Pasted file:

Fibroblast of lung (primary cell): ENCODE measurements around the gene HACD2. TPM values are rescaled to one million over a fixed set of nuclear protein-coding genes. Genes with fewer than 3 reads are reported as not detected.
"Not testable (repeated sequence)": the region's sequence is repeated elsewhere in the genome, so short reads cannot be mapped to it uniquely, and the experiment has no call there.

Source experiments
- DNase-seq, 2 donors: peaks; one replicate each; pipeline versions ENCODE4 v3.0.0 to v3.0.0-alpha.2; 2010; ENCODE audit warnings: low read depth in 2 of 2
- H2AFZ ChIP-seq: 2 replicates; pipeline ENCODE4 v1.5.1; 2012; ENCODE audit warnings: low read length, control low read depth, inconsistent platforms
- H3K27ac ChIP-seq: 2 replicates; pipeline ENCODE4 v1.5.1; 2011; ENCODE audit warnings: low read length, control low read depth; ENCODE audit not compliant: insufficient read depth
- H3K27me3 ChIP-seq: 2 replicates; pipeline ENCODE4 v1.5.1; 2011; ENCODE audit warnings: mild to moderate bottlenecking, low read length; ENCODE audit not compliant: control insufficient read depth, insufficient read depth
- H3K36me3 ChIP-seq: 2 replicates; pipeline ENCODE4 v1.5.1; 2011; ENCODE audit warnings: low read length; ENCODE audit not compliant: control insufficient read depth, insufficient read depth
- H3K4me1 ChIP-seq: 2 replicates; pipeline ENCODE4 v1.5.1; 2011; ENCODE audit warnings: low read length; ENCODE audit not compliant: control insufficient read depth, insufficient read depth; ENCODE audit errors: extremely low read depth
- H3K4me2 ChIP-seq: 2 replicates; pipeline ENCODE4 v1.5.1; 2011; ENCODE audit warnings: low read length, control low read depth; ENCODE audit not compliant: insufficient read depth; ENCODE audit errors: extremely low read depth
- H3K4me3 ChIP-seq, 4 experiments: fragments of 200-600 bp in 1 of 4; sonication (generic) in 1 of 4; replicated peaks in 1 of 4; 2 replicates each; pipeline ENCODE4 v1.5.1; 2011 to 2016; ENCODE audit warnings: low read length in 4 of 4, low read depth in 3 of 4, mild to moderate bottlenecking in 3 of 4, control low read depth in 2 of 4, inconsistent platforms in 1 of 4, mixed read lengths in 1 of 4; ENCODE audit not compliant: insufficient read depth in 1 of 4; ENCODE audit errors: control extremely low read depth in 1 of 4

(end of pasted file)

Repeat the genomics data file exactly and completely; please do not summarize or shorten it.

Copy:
Fibroblast of lung (primary cell): ENCODE measurements around the gene HACD2. TPM values are rescaled to one million over a fixed set of nuclear protein-coding genes. Genes with fewer than 3 reads are reported as not detected.
"Not testable (repeated sequence)": the region's sequence is repeated elsewhere in the genome, so short reads cannot be mapped to it uniquely, and the experiment has no call there.

Source experiments
- DNase-seq, 2 donors: peaks; one replicate each; pipeline versions ENCODE4 v3.0.0 to v3.0.0-alpha.2; 2010; ENCODE audit warnings: low read depth in 2 of 2
- H2AFZ ChIP-seq: 2 replicates; pipeline ENCODE4 v1.5.1; 2012; ENCODE audit warnings: low read length, control low read depth, inconsistent platforms
- H3K27ac ChIP-seq: 2 replicates; pipeline ENCODE4 v1.5.1; 2011; ENCODE audit warnings: low read length, control low read depth; ENCODE audit not compliant: insufficient read depth
- H3K27me3 ChIP-seq: 2 replicates; pipeline ENCODE4 v1.5.1; 2011; ENCODE audit warnings: mild to moderate bottlenecking, low read length; ENCODE audit not compliant: control insufficient read depth, insufficient read depth
- H3K36me3 ChIP-seq: 2 replicates; pipeline ENCODE4 v1.5.1; 2011; ENCODE audit warnings: low read length; ENCODE audit not compliant: control insufficient read depth, insufficient read depth
- H3K4me1 ChIP-seq: 2 replicates; pipeline ENCODE4 v1.5.1; 2011; ENCODE audit warnings: low read length; ENCODE audit not compliant: control insufficient read depth, insufficient read depth; ENCODE audit errors: extremely low read depth
- H3K4me2 ChIP-seq: 2 replicates; pipeline ENCODE4 v1.5.1; 2011; ENCODE audit warnings: low read length, control low read depth; ENCODE audit not compliant: insufficient read depth; ENCODE audit errors: extremely low read depth
- H3K4me3 ChIP-seq, 4 experiments: fragments of 200-600 bp in 1 of 4; sonication (generic) in 1 of 4; replicated peaks in 1 of 4; 2 replicates each; pipeline ENCODE4 v1.5.1; 2011 to 2016; ENCODE audit warnings: low read length in 4 of 4, low read depth in 3 of 4, mild to moderate bottlenecking in 3 of 4, control low read depth in 2 of 4, inconsistent platforms in 1 of 4, mixed read lengths in 1 of 4; ENCODE audit not compliant: insufficient read depth in 1 of 4; ENCODE audit errors: control extremely low read depth in 1 of 4